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The next time you eat turkey for dinner, think about this story.

For many hundreds of years, turkeys were only found in the Americas. Then, in the year 1524 or 1526, a man named William Strickland brought the first North American turkeys to England. Because the birds were so unusual, they were kept as pets or shown off as a sign of wealth.

Recently, some scientists looked at old bones that had been dug up from under an English city’s street and identified them as turkey bones. There were also bones from a calf, sheep, goose and several chickens. Somebody had eaten a big feast. By dating pieces of pottery next to the bones, the scientists figured out the meal took place sometime between the years 1520 and 1550, almost 500 years ago.

"What is exciting about these turkey bones …  is that they date from almost exactly the same time as the first birds came to England,” said English researcher Malene Lauritsen. “Their age certainly means it is possible that these are the remains of one of the first turkeys to come to England, or a turkey bred from this group.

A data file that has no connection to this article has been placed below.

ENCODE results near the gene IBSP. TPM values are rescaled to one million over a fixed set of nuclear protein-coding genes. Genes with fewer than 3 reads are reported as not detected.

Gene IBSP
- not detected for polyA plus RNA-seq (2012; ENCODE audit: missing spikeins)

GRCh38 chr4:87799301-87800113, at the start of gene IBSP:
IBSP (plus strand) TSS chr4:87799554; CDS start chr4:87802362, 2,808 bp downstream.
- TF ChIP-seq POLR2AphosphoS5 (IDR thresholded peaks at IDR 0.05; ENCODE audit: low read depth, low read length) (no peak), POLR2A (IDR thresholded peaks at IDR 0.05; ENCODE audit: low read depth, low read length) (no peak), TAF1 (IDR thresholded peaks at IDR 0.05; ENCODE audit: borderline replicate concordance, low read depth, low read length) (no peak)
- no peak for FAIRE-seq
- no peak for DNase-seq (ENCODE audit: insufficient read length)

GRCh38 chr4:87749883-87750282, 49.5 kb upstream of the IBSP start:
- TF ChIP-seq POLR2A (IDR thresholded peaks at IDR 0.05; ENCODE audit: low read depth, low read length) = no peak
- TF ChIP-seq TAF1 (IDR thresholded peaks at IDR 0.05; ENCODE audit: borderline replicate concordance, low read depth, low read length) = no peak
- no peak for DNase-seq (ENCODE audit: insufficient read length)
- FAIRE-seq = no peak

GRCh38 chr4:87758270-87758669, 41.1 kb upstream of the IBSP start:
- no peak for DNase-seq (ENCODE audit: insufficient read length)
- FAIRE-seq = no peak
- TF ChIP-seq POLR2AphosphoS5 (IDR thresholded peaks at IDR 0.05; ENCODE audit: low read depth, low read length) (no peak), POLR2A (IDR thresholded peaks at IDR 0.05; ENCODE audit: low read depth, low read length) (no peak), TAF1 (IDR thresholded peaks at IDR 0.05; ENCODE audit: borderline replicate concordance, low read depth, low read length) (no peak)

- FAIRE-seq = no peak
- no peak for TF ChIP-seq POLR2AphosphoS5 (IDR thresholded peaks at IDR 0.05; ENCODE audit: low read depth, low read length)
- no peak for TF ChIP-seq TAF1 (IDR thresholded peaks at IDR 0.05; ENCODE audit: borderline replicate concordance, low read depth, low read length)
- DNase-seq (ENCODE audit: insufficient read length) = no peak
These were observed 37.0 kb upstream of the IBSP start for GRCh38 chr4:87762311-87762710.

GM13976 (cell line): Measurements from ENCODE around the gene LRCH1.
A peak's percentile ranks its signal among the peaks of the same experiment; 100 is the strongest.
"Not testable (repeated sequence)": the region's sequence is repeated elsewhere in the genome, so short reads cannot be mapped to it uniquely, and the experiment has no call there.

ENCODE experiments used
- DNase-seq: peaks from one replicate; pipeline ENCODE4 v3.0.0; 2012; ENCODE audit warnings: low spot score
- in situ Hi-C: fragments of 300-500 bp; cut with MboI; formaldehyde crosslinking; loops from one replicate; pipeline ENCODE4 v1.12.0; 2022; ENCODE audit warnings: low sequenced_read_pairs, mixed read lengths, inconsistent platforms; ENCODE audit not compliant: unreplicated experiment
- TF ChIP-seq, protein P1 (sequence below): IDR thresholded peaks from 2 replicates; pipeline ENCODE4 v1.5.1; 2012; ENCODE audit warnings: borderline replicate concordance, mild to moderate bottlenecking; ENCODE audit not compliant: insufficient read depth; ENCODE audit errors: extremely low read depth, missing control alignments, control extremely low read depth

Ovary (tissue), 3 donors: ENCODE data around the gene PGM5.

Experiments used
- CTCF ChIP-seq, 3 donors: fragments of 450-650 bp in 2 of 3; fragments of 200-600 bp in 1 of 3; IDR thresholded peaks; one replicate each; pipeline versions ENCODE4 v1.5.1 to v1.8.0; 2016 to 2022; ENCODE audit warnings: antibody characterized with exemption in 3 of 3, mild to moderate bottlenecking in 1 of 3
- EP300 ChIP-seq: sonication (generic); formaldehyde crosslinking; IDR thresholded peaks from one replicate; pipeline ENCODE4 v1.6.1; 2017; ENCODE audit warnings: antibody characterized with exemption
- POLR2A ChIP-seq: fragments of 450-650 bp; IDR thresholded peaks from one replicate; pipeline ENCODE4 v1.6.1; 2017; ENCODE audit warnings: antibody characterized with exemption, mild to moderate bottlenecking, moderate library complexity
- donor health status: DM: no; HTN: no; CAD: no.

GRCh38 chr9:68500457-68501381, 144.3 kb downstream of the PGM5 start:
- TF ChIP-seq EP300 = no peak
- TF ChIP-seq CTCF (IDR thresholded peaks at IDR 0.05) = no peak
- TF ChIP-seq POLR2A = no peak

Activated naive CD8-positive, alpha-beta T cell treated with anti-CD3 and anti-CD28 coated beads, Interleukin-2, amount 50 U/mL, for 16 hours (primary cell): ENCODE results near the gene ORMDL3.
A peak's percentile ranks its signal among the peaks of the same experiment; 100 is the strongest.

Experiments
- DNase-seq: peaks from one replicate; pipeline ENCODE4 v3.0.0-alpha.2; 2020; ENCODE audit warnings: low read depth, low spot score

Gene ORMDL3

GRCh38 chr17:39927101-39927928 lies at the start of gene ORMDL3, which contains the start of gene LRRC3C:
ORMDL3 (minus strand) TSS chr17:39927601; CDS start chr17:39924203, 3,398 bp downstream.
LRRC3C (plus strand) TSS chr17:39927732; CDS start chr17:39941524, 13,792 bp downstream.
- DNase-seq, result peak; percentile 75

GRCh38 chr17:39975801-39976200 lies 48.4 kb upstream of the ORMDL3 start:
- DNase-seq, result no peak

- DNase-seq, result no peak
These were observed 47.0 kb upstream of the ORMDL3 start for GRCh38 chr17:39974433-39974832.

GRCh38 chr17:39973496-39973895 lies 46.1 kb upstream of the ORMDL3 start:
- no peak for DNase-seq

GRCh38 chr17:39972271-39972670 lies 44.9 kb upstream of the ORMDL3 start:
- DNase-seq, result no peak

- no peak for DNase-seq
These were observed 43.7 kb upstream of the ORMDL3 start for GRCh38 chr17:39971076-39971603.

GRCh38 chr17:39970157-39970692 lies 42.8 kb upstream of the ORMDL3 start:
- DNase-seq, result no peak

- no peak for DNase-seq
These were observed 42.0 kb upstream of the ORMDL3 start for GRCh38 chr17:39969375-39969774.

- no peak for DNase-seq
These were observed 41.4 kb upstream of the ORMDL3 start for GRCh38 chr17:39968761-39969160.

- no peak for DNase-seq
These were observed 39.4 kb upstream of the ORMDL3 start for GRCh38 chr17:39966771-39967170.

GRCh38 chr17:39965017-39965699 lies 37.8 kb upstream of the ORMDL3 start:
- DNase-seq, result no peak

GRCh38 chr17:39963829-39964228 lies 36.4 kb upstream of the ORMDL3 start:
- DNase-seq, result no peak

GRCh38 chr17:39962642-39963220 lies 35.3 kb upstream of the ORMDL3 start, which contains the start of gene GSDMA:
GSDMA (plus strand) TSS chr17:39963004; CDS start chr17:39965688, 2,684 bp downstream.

“We can only guess at who ate them, and for what reason, but turkey would have been very expensive and the same household certainly ate other pricy meat too, so this must have been a special occasion."

The man who first brought turkeys to England, that William Strickland guy, made so much money shipping birds over from America that he built a big home. He adopted the turkey as a symbol for his family, the first such symbol of the turkey in Britain. The church where Strickland is buried has images of turkeys in its stained-glass windows and even stone turkey sculptures on the walls.

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It’s pretty crazy to think you may be eating the same meal that only very rich people could afford more than 400 years ago. Happy new year!

— Brett French, french@billingsgazette.com

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